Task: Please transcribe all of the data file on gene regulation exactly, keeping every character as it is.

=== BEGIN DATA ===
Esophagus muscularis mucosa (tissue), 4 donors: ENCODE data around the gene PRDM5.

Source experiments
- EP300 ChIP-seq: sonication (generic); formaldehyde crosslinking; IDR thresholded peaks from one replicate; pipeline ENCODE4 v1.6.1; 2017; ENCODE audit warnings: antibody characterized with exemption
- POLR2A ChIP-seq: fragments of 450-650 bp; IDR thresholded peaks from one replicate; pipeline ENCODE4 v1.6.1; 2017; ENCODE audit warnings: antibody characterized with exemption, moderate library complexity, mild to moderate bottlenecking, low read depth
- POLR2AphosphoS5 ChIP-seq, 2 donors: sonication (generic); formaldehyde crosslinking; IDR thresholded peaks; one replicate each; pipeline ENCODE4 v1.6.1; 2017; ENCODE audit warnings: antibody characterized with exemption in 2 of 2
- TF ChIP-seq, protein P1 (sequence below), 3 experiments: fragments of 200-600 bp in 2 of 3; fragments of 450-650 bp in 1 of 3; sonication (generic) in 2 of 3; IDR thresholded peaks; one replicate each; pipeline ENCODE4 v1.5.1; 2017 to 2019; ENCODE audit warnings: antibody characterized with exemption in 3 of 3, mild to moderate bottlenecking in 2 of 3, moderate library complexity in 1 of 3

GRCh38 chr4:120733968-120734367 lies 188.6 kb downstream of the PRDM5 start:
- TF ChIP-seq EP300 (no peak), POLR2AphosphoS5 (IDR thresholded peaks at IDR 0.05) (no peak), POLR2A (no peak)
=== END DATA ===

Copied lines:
Esophagus muscularis mucosa (tissue), 4 donors: ENCODE data around the gene PRDM5.

Source experiments
- EP300 ChIP-seq: sonication (generic); formaldehyde crosslinking; IDR thresholded peaks from one replicate; pipeline ENCODE4 v1.6.1; 2017; ENCODE audit warnings: antibody characterized with exemption
- POLR2A ChIP-seq: fragments of 450-650 bp; IDR thresholded peaks from one replicate; pipeline ENCODE4 v1.6.1; 2017; ENCODE audit warnings: antibody characterized with exemption, moderate library complexity, mild to moderate bottlenecking, low read depth
- POLR2AphosphoS5 ChIP-seq, 2 donors: sonication (generic); formaldehyde crosslinking; IDR thresholded peaks; one replicate each; pipeline ENCODE4 v1.6.1; 2017; ENCODE audit warnings: antibody characterized with exemption in 2 of 2
- TF ChIP-seq, protein P1 (sequence below), 3 experiments: fragments of 200-600 bp in 2 of 3; fragments of 450-650 bp in 1 of 3; sonication (generic) in 2 of 3; IDR thresholded peaks; one replicate each; pipeline ENCODE4 v1.5.1; 2017 to 2019; ENCODE audit warnings: antibody characterized with exemption in 3 of 3, mild to moderate bottlenecking in 2 of 3, moderate library complexity in 1 of 3

GRCh38 chr4:120733968-120734367 lies 188.6 kb downstream of the PRDM5 start:
- TF ChIP-seq EP300 (no peak), POLR2AphosphoS5 (IDR thresholded peaks at IDR 0.05) (no peak), POLR2A (no peak)